The juvenile court didn’t erroneously exercise its discretion under § 938.18 when it waived jurisdiction over a 16-year-old with no prior juvenile history for being an accomplice to an attempted nonviolent burglary. (¶¶2-5). There was no issue as to prosecutive merit, § 938.18(4), so the question was the application of the criteria under § 938.18(5). All those factors favored Kadeem except, in the mind of the juvenile court, the seriousness of the offense, and that criterion drove the waiver decision. (¶¶5, 7-8).
¶10 So, the real question is whether the seriousness of the crime merited waiver. Here, the court said that it considered attempted burglary to be a serious crime, one of the most serious a juvenile can commit. A strong argument can be made that when one considers all the Class A, B, C, D, and E crimes, a Class F crime is not quite the same. This is especially so when reading Wis. Stat. § 938.18(5)(b), the criterion which states that one consideration is “[t]he type and seriousness of the offense, including whether it was against persons or property and the extent to which it was committed in a violent, aggressive, premeditated or willful manner.” The crime here was against property and was not violent or aggressive.
¶11 However, what makes this crime serious, and what this court believes the juvenile court was concerned about when it called this a serious crime, is that a rash of burglaries were being committed in Racine with the use of latex gloves; that one of the juveniles here admitted that he had obtained a pair of blue latex gloves from a box that an adult person, last name unknown, had in his house; and that this same adult provided the machete to use. This suggests more than simply two kids coming up with a spur-of-the-moment idea to get into a vacant house and see what they could find. Rather, it suggests that Kadeem is part of a premeditated, willful, and recurring plan to burglarize places with the aid of gloves so as to avoid detection. That is what makes this serious.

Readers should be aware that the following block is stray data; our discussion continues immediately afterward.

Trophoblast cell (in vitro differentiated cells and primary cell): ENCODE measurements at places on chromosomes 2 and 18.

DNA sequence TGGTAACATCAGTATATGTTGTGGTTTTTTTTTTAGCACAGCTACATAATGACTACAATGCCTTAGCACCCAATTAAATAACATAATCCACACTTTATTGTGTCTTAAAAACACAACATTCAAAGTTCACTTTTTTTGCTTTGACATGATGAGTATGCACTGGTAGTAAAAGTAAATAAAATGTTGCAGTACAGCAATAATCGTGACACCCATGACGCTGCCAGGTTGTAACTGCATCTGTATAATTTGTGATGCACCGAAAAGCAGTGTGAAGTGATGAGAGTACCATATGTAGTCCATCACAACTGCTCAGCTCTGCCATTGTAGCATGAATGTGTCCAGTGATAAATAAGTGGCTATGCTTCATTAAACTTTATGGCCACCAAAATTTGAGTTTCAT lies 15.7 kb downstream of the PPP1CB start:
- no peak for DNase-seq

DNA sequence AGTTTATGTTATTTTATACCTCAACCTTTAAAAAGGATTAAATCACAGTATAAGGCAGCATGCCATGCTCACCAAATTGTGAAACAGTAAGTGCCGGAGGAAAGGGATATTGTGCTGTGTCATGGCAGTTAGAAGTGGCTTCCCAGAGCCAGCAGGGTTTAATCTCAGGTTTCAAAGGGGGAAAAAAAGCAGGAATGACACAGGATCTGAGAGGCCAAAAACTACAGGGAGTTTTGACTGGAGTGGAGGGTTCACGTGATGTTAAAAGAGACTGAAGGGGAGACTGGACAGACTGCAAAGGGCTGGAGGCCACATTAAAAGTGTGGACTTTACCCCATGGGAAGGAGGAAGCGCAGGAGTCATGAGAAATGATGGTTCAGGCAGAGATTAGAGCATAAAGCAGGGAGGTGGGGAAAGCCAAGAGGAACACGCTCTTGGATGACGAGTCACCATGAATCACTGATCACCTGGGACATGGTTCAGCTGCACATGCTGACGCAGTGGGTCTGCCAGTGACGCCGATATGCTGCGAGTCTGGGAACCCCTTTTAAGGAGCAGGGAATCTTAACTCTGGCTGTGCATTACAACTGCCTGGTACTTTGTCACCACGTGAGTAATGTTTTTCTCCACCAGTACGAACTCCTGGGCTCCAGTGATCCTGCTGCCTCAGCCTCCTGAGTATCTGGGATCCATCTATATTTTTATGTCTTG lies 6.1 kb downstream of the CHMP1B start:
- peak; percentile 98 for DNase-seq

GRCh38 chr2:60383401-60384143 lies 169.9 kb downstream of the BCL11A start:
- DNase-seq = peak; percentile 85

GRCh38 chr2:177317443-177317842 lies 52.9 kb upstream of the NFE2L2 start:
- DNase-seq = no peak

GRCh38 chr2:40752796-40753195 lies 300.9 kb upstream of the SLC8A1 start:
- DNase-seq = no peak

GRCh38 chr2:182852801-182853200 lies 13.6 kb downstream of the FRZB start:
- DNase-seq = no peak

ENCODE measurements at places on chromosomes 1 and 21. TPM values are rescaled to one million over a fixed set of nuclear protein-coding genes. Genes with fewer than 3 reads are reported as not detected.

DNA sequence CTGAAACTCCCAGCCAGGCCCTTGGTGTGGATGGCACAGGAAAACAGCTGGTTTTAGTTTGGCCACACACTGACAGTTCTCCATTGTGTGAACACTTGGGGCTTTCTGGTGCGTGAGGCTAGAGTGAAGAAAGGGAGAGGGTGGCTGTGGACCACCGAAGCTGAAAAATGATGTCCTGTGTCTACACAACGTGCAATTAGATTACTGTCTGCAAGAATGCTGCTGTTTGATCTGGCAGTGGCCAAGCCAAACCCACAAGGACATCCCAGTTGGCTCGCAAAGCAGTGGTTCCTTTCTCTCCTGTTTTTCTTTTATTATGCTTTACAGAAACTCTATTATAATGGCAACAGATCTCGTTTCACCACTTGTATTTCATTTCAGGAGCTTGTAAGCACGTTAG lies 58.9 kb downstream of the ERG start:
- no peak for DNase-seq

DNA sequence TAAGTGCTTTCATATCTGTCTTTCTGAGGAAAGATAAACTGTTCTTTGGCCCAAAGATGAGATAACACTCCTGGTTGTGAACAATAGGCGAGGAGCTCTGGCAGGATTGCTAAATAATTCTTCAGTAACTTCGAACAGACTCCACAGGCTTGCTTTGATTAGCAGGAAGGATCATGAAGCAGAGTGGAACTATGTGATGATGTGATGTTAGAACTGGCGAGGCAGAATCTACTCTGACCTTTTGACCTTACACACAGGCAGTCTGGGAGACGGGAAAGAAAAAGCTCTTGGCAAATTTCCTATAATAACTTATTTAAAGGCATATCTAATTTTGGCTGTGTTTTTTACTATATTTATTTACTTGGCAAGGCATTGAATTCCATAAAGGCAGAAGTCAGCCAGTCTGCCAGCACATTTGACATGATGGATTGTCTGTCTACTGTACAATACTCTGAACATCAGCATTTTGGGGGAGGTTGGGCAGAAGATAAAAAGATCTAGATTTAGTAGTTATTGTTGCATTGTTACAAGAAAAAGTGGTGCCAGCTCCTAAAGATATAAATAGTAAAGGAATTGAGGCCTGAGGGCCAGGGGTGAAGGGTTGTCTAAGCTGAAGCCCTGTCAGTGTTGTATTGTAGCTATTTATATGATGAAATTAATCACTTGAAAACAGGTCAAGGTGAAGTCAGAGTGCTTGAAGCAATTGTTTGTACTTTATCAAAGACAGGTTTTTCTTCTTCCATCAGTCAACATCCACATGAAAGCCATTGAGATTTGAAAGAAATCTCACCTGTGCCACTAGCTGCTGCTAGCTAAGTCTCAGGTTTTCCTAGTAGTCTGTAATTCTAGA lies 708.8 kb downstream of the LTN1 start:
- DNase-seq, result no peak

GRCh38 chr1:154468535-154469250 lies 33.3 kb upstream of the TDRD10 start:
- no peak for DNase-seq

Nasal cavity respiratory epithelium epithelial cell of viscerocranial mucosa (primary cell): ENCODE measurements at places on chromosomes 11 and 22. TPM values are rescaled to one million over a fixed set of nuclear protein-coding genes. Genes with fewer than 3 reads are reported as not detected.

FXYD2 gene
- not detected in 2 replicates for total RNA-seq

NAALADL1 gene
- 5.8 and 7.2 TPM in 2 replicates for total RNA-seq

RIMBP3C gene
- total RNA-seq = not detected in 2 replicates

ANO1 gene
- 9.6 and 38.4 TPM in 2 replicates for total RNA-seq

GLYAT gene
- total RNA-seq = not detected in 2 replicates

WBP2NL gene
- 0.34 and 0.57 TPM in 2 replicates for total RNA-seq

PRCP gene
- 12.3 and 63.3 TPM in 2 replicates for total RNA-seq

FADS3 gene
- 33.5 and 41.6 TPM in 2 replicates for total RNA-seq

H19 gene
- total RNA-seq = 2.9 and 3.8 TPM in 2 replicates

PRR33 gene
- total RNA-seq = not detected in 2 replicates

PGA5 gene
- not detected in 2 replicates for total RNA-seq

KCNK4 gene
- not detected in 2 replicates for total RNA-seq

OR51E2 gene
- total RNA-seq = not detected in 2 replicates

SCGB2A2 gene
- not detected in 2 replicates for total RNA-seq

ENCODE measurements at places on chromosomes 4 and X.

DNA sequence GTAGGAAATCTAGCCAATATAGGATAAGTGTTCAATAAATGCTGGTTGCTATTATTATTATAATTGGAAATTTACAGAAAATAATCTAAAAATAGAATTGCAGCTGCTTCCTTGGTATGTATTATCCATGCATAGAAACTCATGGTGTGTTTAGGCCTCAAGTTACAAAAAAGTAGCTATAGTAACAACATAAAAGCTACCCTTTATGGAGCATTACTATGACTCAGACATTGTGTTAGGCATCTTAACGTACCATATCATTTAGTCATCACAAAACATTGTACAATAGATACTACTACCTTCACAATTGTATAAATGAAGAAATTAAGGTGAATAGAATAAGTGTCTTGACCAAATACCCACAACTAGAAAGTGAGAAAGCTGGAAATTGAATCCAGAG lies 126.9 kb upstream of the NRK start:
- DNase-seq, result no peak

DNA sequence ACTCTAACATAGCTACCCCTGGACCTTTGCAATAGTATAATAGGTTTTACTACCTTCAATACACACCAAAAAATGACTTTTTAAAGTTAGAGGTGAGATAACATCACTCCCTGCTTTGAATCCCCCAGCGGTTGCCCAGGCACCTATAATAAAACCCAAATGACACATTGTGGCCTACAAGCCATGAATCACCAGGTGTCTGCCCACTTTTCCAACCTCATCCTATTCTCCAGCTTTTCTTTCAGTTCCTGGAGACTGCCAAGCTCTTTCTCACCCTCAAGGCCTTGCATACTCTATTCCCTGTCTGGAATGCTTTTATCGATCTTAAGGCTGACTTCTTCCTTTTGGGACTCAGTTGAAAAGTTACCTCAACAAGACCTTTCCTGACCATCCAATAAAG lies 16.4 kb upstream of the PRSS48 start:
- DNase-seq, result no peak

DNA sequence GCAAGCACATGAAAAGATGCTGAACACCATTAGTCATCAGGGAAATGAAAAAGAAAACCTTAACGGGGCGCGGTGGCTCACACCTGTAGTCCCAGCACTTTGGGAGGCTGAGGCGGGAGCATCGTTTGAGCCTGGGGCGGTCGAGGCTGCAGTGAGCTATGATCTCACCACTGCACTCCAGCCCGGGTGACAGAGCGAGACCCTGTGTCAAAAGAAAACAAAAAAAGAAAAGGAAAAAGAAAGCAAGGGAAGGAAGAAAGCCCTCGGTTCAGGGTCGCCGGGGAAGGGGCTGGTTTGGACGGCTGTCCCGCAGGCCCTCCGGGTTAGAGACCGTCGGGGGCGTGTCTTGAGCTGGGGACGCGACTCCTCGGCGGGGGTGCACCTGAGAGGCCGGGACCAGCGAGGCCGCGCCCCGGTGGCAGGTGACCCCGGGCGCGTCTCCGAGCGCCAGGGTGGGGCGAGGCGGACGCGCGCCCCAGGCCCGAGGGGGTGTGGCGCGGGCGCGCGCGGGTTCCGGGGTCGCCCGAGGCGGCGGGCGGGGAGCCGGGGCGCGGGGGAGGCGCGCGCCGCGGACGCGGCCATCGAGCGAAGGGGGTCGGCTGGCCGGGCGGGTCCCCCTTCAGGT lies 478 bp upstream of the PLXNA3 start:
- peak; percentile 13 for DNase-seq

The court treats the waiver decision as an exercise of discretion (¶6), but notes that § 938.18(6) seems to make it a question of fact by requiring a statement of “findings” and a waiver of jurisdiction if there is “clear and convincing evidence” that juvenile court jurisdiction is contrary to the best interests of the juvenile or of the public. “The legislature is thus speaking of fact-finding with a clear and convincing evidentiary burden. The courts are speaking of the decision as a discretionary one. No case has resolved this anomaly. And since the supreme court has cited both standards, one right after another, without explanation, this court is in no position to tackle the issue. See, e.g., J.A.L. v. State, 162 Wis. 2d 940, 960, 471 N.W.2d 493 (1991).” (¶6 n.4). The court says it would affirm in this case under either standard; but if the statutory standard gives you a better argument, think about asserting that the courts have been wrong to say the waiver decision is merely discretionary. At some point the supreme court will have to “resolve this anomaly.”